where the τb represents the basal stress, N represents effective pressure, and vb represents magnitude of the basal velocity.

Since the drag coefficient (k) derived using this methodology is constrained to modern day, we adopt an approach based upon Hindmarsh and LeMeur (2001) and Greve (2005) to construct a spatially varying temperature-dependent scaling parameter (λ) as a function of time.

$\begin{array}{}\text{(3)}& {\mathit{\lambda }}_{\mathrm{t}}={e}^{\left({T}_{\mathrm{b}\left(\mathrm{modern}\right)}-{T}_{\mathrm{b}\left(\mathrm{t}\right)}\right)/\mathit{\alpha }},\end{array}$

where Tb(modern) is the basal temperature relative to pressure melting derived from a thermal steady-state computation for modern day (Seroussi et al., 2013), Tb(t) is the basal temperature relative to pressure melting at time t, and α is a constant scaling factor (C) often referred to as the sub-melt parameter (Hindmarsh and Le Meur, 2001). For these simulations α is set equal to 5. This number was chosen as it allows for a Last Glacial Maximum (LGM) GrIS simulated ice volume that is consistent with other ice sheet models that restrict ice extent to only present-day land (Applegate et al., 2012; Robinson et al., 2011). It is noted that values for this parameter lack a theoretical basis (Hindmarsh and Le Meur, 2001) and are often set to a value that prevents numerical instabilities from arising. Lastly, we scale the spatially varying basal drag coefficient (k) as a function of λ, with maximum values capped at 300 to limit numerical instabilities that may arise from unreasonably large numbers:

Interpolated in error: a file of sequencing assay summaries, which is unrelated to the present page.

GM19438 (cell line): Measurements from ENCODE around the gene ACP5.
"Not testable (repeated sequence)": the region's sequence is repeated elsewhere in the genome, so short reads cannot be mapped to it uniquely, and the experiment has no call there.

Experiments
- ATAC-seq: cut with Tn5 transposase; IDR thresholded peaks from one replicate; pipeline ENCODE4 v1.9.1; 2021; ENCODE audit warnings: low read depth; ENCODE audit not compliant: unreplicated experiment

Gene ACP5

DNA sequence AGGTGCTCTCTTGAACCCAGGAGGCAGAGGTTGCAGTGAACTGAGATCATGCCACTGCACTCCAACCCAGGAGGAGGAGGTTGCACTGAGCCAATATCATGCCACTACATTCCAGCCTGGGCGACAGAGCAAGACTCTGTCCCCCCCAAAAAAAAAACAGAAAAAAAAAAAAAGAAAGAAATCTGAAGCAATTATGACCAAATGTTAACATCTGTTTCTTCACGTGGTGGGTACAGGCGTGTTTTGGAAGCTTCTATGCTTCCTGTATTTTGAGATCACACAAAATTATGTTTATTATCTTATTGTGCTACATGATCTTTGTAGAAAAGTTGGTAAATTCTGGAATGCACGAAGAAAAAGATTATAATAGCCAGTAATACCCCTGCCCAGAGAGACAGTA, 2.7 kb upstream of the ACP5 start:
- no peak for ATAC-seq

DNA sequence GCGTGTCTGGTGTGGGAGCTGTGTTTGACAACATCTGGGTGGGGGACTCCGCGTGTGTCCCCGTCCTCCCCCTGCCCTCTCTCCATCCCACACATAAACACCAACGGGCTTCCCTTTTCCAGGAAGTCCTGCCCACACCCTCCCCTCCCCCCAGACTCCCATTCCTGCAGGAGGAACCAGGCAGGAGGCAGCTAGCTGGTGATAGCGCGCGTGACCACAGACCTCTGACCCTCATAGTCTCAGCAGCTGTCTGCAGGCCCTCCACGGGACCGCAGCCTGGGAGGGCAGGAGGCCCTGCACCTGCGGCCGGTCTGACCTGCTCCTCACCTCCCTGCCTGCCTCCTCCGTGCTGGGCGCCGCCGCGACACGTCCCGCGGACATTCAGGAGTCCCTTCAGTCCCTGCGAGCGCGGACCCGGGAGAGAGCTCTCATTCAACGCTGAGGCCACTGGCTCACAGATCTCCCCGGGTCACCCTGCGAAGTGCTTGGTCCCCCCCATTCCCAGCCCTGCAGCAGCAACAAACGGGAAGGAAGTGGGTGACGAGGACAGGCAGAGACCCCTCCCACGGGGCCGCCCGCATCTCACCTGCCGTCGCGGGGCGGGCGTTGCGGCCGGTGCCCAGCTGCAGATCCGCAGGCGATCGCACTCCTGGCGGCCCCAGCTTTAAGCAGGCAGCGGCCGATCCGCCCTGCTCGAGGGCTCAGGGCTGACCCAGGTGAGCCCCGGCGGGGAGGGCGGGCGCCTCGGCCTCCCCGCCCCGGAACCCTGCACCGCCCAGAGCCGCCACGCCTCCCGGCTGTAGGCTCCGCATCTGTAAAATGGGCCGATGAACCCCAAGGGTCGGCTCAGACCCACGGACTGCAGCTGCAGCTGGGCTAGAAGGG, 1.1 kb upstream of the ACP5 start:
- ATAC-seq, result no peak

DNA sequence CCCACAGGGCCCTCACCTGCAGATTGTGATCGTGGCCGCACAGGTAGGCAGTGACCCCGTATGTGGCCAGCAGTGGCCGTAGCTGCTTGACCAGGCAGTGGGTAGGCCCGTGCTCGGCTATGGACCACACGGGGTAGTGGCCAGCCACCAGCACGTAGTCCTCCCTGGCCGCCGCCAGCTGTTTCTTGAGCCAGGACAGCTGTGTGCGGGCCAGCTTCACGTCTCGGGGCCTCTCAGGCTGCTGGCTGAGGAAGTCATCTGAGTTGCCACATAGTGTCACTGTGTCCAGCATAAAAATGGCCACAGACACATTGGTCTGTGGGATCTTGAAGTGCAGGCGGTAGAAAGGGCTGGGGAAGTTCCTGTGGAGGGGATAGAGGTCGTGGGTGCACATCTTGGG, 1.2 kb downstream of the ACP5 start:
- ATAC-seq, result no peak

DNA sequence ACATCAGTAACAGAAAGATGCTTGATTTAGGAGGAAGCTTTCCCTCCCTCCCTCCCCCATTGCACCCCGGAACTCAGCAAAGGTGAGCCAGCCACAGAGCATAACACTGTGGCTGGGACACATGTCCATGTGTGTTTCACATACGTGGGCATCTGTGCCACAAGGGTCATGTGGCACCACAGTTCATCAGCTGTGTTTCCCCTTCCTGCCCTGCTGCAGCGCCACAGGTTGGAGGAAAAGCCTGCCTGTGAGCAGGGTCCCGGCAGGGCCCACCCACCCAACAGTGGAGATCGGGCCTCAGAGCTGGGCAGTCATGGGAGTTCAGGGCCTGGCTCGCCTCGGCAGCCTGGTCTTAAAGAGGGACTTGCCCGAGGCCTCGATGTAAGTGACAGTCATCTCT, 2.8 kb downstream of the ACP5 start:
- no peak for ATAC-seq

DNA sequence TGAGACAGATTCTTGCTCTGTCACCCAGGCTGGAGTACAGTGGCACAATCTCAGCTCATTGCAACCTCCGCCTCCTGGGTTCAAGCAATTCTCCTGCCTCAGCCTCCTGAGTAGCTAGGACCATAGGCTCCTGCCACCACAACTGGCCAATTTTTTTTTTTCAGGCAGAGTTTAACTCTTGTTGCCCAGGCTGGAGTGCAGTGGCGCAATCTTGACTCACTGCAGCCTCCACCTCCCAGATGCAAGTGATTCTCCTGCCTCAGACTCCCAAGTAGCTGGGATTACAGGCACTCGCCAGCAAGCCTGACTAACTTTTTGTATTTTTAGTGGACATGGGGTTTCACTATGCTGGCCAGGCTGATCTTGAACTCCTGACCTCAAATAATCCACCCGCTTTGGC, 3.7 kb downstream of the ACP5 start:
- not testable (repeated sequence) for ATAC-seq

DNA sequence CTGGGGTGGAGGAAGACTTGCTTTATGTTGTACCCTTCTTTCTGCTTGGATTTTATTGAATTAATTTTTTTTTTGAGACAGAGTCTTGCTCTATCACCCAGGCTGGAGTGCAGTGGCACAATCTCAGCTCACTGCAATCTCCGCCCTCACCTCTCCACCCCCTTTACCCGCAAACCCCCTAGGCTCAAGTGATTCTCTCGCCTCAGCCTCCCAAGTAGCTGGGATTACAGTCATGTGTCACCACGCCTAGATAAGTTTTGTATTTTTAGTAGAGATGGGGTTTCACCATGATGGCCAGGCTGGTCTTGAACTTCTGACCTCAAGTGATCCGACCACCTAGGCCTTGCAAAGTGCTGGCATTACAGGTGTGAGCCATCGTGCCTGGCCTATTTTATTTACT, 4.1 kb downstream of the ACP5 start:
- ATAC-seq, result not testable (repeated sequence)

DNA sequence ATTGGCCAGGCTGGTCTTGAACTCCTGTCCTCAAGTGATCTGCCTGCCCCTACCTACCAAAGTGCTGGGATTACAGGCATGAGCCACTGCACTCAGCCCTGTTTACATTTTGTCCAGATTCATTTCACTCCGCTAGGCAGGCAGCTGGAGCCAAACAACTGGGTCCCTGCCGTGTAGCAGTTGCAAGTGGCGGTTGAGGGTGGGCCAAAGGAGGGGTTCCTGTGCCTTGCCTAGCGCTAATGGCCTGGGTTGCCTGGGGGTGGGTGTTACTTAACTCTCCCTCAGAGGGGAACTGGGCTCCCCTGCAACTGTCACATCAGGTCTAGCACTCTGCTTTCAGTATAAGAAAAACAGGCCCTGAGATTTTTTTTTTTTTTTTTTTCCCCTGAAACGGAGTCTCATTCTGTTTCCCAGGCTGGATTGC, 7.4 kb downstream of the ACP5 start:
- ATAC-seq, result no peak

${\mathit{\tau }}_{\mathrm{b}}=-{\mathit{\lambda }}_{\mathrm{t}}min\left(\mathrm{300},{k}^{\mathrm{2}}\right)N{v}_{\mathrm{b}}.$

For this approach, the basal stress (τb) increases as the basal temperatures decrease relative to present day, with virtually no sliding occurring for high values of k. Conversely, the basal stress τb decreases as basal temperatures increase, with high sliding for low values of k. Lastly, the ice hardness, B, is temperature dependent following the rate factors given in Cuffey and Paterson (2010, p. 75). We initialize B by solving for a present-day thermal steady state (Cuzzone et al., 2018), while during forward runs B evolves transiently through time.

## 2.5 Experimental setup and boundary conditions for the regional domain

We impose Dirichlet boundary conditions for the southern, northern, and ice divide boundaries, while the flux at the ice front in unconstrained. To create the necessary transient boundary conditions (ice thickness, temperature, and velocity), we perform a continental-scale GrIS simulation from the LGM (21 500 years ago) to present day. This continental-scale simulation uses the BP ice flow approximation and is performed on a five-layer nonuniform mesh ranging in horizontal resolution from 3 km in areas of high present-day surface velocities to 20 km over the ice interior. It is performed using forcings and parameterizations similar to the regional model, as described in Sect. 2.3, 2.4, and 2.5.